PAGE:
person at desk doing accounting tasks
Your accounting strategy has the power to dictate whether your business succeeds or fails. — Getty Images/AndreyPopov

They say if you want the truth, follow the money. But that can be a challenge for companies that don’t follow accounting best practices.

It’s been found that over eight in 10 small businesses fail due to poor understanding or management of cash flow — with 45% of small businesses choosing not to employ an accountant or bookkeeper, and 25% recording their finances on paper instead of a computer.

If you’re looking for ways to make accounting easier and more efficient, here is some advice from three field experts.

1. Use and integrate the right software and systems

Paper ledgers and balance sheets are beyond passé. Make money matters simpler by purchasing, learning and consistently using reputable accounting software (e.g., QuickBooks, FreshBooks, FreeAgent), suggested Rishit Shah, an accountant and blogger for TallySchool.

“Next, connect this software with your billing system. This can automate billing tasks, create a streamlined data flow and save a hell of a lot of time,” said Shah. “Consequently, once a transaction occurs—be it sales or purchases—your accountant or accounting department will get the information instantly and perform accounting management more quickly. With this automation, they don’t have to ask for the data; it will be there.”

To take this strategy to the next level, eventually you should consider implementing an enterprise resource planning (ERP) system that can integrate multiple business processes, including accounting, order and inventory management, human resources and more.

“Once installed, all your departments should be trained on and connected to the ERP system, which they can use to automate the flow of data,” Shah added.

A small business owner must, above all else, develop a system of good internal controls.

Zachary Westwood, tax associate with Tull Forsberg & Olsen

2. Make accounting a joint effort among key staff

Gemma Roberts, accountant and owner of The Work Life Blend, believes it’s smart to involve key employees in your accounting functions.

“Individuals like your heads of marketing, sales, and supply may lack a financial background, but they should be using accounting information to help steer the business to success,” said Roberts. “Involving the right people can improve the data that goes into your accounting department and the information that comes out.”

First, educate each new employee on how your accounting process works and what they can do to improve it. For example, teach them how to code purchase invoices and expenses to the correct cost center, check that the amounts charged and goods delivered on purchase invoices are accurate and confirm that relevant taxes have been included. Ensure that staff are aware of important deadlines and cutoffs for payroll, expenses and payment runs, too.

Next, aim to improve accounting reports by having your staff ask marketing, sales and supply chain managers what financial information would help them effectively manage the business.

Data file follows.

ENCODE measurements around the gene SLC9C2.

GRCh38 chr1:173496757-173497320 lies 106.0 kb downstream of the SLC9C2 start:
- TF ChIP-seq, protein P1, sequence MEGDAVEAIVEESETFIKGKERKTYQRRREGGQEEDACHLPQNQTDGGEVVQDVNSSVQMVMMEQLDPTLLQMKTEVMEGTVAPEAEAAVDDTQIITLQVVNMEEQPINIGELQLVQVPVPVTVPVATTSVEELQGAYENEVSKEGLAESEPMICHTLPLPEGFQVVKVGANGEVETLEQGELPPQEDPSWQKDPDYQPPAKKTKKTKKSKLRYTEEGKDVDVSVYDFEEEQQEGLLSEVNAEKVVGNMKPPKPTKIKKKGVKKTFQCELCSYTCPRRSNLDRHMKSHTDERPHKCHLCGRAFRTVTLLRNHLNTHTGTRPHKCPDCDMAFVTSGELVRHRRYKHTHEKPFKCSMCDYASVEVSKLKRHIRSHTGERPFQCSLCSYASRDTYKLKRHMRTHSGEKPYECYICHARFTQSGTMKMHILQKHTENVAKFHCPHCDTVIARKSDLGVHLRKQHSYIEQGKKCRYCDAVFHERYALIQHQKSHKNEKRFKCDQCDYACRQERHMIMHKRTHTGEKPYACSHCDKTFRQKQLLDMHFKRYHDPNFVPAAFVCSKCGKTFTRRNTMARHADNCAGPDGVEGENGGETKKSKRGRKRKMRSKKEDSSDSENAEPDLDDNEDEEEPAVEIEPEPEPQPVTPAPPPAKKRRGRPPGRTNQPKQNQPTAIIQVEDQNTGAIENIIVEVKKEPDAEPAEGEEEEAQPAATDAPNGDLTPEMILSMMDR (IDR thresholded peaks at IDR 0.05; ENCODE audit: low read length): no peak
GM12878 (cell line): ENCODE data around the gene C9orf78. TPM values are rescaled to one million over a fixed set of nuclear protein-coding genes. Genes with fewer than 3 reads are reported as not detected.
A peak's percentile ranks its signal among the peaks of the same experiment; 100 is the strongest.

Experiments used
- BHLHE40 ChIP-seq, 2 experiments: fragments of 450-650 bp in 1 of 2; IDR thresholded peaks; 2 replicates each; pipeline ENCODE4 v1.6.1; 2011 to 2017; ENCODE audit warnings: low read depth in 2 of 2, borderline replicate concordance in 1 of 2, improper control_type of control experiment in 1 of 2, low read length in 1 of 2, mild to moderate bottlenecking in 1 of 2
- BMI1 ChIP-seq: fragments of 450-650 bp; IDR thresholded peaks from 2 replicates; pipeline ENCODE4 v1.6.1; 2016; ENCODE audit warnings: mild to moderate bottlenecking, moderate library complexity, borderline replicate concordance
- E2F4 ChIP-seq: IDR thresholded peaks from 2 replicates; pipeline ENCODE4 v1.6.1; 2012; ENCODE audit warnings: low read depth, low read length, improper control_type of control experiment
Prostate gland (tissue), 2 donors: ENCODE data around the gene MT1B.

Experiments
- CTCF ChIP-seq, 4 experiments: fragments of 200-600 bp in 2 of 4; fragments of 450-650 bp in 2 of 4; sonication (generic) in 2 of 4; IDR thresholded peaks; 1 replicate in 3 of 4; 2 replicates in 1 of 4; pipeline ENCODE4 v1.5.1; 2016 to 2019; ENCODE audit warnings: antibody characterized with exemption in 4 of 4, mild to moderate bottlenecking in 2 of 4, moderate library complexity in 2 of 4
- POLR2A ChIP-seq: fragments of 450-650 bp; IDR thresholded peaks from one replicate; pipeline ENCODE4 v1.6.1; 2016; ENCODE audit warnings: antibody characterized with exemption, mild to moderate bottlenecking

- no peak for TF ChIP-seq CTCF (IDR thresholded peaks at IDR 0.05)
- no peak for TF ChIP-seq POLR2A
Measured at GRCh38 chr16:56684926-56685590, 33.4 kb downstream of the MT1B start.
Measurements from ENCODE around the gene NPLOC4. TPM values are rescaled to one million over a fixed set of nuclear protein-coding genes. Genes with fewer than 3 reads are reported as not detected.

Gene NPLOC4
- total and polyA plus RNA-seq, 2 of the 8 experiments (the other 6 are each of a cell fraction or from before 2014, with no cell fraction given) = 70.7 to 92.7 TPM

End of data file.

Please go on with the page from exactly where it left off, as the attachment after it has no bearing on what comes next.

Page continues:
“For instance, ask how would they like to see the accounts analyzed and to what level of detail? Ask about key performance indicators and how your team could provide financial information that would support that,” said Roberts.

3. Maintain internal controls to keep what you make

Proper accounting practices do more than reconcile balance sheets and generate reports. With internal controlsin place, they can also decrease shrink, fraud, accidental loss and risk, ensure accountability, and safeguard the integrity of financial information.

“A small business owner must, above all else, develop a system of good internal controls,” Zachary Westwood, tax associate with Tull Forsberg & Olsen, said. “That includes safeguarding physical assets like cash, office supplies, and company vehicles along with managing custody, authorization and record-keeping of these assets.”

This is first accomplished by assigning different duties to different employees and not entrusting any one person with too many responsibilities—such as authorizing and recording transactions, keeping custody of assets and reconciling accounts. Procedures and policies related to banking and cash, accounts payable and purchases, accounts receivable and sales, financial reporting, and human resources and payroll should also be put in writing.

“Additionally, every transaction should be documented in detail, and employees should be made aware that these transactions are monitored and reviewed,” said Westwood. “Also, it is wise to perform background checks on employees, perform physical inventories as often as possible, and prepare a formal or informal risk assessment with the goal of identifying specific areas where fraud is likely to occur.”

CO— does not review or recommend products or services. For more information on choosing the best accounting software, visit our friends at business.com.

CO— aims to bring you inspiration from leading respected experts. However, before making any business decision, you should consult a professional who can advise you based on your individual situation.

Published May 16, 2019